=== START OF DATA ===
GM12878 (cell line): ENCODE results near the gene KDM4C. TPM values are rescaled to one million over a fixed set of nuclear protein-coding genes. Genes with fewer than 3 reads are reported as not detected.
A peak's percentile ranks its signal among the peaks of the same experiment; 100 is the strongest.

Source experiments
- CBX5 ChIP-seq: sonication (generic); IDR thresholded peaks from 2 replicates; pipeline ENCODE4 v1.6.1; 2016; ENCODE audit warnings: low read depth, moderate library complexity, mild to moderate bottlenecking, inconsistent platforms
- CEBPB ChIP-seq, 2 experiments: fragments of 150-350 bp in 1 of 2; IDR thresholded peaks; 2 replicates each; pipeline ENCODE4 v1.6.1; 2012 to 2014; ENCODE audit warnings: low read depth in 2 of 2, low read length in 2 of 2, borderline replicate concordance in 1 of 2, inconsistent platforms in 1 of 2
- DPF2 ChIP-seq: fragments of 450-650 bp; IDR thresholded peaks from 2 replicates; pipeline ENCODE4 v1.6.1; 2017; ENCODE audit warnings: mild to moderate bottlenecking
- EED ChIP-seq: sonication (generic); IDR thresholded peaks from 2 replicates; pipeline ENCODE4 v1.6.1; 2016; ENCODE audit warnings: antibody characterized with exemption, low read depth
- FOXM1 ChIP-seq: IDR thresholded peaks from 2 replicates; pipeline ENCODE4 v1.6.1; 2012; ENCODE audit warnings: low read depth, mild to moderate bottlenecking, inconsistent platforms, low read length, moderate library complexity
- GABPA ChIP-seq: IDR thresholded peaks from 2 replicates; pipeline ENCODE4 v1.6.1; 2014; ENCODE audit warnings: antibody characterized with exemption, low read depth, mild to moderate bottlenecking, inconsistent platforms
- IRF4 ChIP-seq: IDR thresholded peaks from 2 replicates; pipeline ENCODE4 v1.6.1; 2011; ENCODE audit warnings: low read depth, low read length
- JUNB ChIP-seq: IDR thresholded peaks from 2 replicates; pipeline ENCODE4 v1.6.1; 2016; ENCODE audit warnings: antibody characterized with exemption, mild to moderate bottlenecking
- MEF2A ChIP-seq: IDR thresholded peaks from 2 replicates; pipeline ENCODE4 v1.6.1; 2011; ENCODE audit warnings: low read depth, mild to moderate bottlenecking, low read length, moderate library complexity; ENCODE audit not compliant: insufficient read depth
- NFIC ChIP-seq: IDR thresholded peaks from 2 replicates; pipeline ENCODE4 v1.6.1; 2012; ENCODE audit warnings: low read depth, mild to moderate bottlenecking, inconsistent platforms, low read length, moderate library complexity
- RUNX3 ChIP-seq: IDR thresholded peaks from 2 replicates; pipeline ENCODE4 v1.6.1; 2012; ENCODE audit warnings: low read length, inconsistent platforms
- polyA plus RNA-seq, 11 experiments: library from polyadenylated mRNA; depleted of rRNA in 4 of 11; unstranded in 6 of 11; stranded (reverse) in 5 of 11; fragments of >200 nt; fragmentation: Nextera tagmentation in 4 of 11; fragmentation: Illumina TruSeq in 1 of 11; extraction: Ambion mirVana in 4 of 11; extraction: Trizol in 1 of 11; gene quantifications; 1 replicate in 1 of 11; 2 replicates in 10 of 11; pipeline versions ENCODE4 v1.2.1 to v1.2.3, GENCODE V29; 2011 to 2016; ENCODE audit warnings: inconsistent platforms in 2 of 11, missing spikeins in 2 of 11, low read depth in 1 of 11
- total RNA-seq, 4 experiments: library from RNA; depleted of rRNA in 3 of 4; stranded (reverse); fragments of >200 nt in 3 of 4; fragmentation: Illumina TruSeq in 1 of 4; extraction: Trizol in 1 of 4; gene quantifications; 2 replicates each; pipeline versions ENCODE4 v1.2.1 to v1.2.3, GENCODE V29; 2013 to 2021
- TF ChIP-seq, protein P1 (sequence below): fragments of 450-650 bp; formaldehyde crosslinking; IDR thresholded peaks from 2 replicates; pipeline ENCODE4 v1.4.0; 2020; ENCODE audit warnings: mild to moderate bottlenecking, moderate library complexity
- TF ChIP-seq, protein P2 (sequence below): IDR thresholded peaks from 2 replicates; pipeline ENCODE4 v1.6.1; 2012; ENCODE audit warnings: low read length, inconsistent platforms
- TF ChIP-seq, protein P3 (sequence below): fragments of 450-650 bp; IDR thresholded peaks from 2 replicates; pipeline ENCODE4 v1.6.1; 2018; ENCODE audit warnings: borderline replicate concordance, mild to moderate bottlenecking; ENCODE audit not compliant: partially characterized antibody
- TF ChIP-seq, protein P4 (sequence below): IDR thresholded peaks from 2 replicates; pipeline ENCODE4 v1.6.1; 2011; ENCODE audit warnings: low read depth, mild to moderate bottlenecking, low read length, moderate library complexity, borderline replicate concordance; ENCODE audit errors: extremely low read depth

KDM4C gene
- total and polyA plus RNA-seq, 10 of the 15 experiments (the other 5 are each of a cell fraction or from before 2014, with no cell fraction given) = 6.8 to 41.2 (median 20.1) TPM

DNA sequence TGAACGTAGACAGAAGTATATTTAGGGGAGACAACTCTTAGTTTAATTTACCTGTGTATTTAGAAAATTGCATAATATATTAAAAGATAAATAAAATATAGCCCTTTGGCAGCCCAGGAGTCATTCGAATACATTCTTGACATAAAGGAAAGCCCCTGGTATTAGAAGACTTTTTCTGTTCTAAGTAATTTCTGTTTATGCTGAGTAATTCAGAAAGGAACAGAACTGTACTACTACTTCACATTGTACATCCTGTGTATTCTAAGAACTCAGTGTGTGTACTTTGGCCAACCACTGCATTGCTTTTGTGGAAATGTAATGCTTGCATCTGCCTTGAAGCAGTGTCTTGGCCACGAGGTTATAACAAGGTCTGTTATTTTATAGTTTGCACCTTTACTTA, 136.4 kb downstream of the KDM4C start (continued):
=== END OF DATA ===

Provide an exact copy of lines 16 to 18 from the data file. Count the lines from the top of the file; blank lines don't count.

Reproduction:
- total RNA-seq, 4 experiments: library from RNA; depleted of rRNA in 3 of 4; stranded (reverse); fragments of >200 nt in 3 of 4; fragmentation: Illumina TruSeq in 1 of 4; extraction: Trizol in 1 of 4; gene quantifications; 2 replicates each; pipeline versions ENCODE4 v1.2.1 to v1.2.3, GENCODE V29; 2013 to 2021
- TF ChIP-seq, protein P1 (sequence below): fragments of 450-650 bp; formaldehyde crosslinking; IDR thresholded peaks from 2 replicates; pipeline ENCODE4 v1.4.0; 2020; ENCODE audit warnings: mild to moderate bottlenecking, moderate library complexity
- TF ChIP-seq, protein P2 (sequence below): IDR thresholded peaks from 2 replicates; pipeline ENCODE4 v1.6.1; 2012; ENCODE audit warnings: low read length, inconsistent platforms